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The War Of The Flowers

01/07/2003. Contributed by Paul Skevington

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The War Of The Flowers’ is the latest offering from the talented and surprisingly adaptive author Tad Williams.

check out website: www.OrbitBooks.co.uk and www.TimesWarnerBooks.co.uk

I'm going to try really hard in this review not to use phrases such as 'Tad Williams has flower power' or 'Tad Williams proves he's no shrinking violet' but I can't guarantee that I will be successful in the attempt.

The War Of The Flowers by Tad Williams‘The War Of The Flowers’ is the latest offering from the talented and surprisingly adaptive author Tad Williams. His previous outings have included the 'Memory, Sorrow And Thorn' trilogy which I personally regard as a defining moment in modern fantasy and which should not be missed by any sane Crowsnest reader.

If this weren't enough, Williams has also successfully explored the Science Fiction genre with the ‘Otherland’ series, which proved to be a fresh and accessible take on virtual reality. If anyone remembers the dire 'The Lawnmower Man' movie you'll know this is no mean feat.

It is with these high expectations that I engaged with this novel and to my great relief after I'd finished it, I was still smiling.

‘The War Of The Flowers’ follows the story of young slacker Theo Vilmos. Theo is an aspiring musician who has just turned thirty and is beginning to feel that life isn't all it’s cracked up to be. He is stuck in a low-earning delivery job with an indifferent partner and sings in garage bands, in which he is more often than not the oldest member.

This sense of a lack of purpose in his life is exacerbated by a series of terrible and traumatic events that befall him, sending him eventually into a kind of self-imposed isolation. It is whilst he is here, at his lowest point, that events take an incredibly strange turn.

Theo finds himself, to his disbelief, forced to enter the parallel world of the fairies, fleeing from a nameless terror that pursues him in a terminator-esque fashion. It's from that point onwards that things get really weird.

Firstly, I would like to reassure you that if you read the word 'fairy' and immediately grimaced you have no need to worry. You're not in danger of finding one of these fairies hanging out at the bottom of the garden or stealing your teeth. Well, not unless they're knocking them out that is.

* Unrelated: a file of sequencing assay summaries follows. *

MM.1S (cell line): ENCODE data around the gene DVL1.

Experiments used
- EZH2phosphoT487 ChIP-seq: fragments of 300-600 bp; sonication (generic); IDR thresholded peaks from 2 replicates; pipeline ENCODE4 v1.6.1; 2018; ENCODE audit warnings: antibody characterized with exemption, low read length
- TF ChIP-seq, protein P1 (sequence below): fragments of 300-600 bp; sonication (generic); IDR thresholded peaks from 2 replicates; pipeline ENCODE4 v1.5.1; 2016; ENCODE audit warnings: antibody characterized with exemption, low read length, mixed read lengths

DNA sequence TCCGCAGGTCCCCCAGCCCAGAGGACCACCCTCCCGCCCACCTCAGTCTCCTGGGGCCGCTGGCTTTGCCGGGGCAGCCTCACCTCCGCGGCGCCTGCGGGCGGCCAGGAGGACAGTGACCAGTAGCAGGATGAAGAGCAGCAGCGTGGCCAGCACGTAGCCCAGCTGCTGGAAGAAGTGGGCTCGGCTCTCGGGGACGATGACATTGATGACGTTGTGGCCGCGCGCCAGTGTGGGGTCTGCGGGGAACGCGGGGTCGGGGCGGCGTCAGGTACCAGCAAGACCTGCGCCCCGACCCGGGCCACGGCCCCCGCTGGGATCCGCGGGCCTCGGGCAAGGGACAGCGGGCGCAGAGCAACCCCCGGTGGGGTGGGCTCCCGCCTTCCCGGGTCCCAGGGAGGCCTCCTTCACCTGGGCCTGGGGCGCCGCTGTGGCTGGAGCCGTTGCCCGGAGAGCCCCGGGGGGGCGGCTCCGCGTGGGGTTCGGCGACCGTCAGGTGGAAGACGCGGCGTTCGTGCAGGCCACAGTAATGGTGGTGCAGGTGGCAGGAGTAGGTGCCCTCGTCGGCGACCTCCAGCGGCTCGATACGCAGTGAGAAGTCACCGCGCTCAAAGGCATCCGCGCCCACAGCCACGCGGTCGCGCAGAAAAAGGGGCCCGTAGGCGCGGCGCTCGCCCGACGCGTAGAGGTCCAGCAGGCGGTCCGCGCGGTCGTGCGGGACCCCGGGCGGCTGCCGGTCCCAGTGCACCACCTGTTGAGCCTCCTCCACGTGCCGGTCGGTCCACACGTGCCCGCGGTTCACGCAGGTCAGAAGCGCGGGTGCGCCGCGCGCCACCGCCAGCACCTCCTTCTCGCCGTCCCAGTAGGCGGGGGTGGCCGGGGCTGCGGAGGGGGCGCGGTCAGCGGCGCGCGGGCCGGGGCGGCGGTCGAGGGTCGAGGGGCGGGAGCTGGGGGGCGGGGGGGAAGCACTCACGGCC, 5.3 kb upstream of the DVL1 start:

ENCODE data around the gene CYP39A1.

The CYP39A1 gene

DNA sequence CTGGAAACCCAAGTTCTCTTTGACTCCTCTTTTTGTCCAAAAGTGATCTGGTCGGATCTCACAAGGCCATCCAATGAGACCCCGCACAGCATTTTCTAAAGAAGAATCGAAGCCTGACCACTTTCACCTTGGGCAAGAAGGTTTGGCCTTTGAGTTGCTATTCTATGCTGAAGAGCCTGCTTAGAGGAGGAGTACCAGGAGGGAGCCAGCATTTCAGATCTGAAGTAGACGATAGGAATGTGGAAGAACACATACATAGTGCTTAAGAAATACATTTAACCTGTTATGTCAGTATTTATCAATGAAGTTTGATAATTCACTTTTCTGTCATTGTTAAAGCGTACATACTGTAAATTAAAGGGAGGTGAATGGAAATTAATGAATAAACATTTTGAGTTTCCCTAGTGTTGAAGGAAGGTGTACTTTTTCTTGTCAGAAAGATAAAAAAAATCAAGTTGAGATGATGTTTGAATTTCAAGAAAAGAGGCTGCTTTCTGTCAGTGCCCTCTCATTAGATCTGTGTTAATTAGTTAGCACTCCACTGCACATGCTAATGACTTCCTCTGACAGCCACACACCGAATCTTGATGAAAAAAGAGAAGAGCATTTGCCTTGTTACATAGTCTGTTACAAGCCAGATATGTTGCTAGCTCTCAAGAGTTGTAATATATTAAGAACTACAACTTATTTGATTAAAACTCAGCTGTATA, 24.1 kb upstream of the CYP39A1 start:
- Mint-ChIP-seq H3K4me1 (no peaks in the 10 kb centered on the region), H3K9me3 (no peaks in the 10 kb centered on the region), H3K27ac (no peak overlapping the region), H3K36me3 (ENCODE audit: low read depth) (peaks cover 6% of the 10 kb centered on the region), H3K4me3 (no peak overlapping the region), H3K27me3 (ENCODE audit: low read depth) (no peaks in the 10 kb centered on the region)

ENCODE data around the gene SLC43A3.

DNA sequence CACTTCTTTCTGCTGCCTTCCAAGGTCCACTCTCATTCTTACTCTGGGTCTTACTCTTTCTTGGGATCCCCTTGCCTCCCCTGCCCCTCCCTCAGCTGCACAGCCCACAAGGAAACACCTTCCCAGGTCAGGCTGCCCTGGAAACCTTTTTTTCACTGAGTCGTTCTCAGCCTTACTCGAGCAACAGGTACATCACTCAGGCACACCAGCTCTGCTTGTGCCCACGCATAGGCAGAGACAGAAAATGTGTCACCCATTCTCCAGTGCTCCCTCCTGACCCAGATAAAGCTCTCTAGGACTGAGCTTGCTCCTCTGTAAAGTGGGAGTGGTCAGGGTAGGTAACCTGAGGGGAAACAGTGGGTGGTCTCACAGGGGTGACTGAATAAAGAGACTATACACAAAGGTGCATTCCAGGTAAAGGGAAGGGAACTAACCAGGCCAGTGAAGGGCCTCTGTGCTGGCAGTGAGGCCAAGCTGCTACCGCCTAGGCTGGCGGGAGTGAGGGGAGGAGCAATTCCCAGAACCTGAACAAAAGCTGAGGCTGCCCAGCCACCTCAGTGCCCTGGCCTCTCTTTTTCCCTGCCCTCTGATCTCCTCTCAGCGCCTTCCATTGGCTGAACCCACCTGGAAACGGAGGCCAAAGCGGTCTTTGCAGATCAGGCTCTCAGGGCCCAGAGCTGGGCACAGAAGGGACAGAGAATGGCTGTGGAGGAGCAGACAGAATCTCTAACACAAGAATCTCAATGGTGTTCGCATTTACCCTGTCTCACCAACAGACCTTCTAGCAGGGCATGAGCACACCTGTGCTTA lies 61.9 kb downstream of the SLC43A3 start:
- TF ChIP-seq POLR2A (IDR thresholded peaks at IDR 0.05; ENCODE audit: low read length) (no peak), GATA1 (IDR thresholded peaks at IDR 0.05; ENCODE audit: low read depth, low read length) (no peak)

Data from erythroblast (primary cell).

Williams' fairyland more heavily references older and darker sources of fairy mythology than the familiar peaceful Victorian fairy imagery we are used to. The nobility of the realm resemble aspects of the Irish Tuatha De Danann but the other occupants of the land are not limited to this source, Scandinavian and English influences are also evident. Think more Puck than Tinkerbell.

‘The War Of The Flowers’ is far more than just the sum of its parts though. Williams uses twisted versions of the familiar to make fairyland strange yet still oddly recognisable. Ancient fairy was traditionally symbolic of a fear of wild uncivilised places. Williams uses the technique of distorted recognition to invert this. His Fairy realm is a nightmare of urban expansion, which is perhaps a more relevant theme to modern readers.

This same technique also allows Williams to develop the wonderful and striking characters that inhabit this land such as the foul-mouthed Applecore and the bumbling Cumber Sedge. It is easy to fall in love with these creations. However, Williams uses the nature of fairy as an almost Brechtian distancing device that counteracts this tendency.

Just as we are certain that we know the character they prove that they are, as all good fairies should be, ultimately unknowable. Even the safest characters have an air of mystery and danger about them. The more threatening characters such as the genocidal maniac Hellebore operate in a similar fashion except here it is their closeness to humanity that is the truly frightening thing. A villain is not truly scary until you can understand his motives and Hellebore is certainly a scary villain.

Perhaps one of the few criticisms I could level at the book would be in its conclusion. The way the novel is written leaves me feeling as if it would have been better as one of William's longer works such as ‘Otherland’. The slow set-up and casual exploration of the world are indicative of that kind of series based fantasy that Williams specialises in.

True, there are many explosive and exciting events within the novel but they are like punctuation in what is at heart a quite slowly paced novel. The end of the book rushes upon the reader like an ignored deadline. After finishing the novel, you're left with an urge to find out when book two is coming out.

Despite this, ‘The War Of The Flowers’ is an ideal book for both new and established Williams readers. It is difficult to point to many other big name SF/fantasy writers who take so many innovative risks with their work and who manage to do so with such style.

‘The War Of The Flowers’ is a fine example of this brave approach to genre writing and, even with its minor defects, far surpasses the majority of other recent fantasy releases. We can only sit back and wonder what Williams will tackle next. Personally, I can't wait to find out.

Paul Skevington

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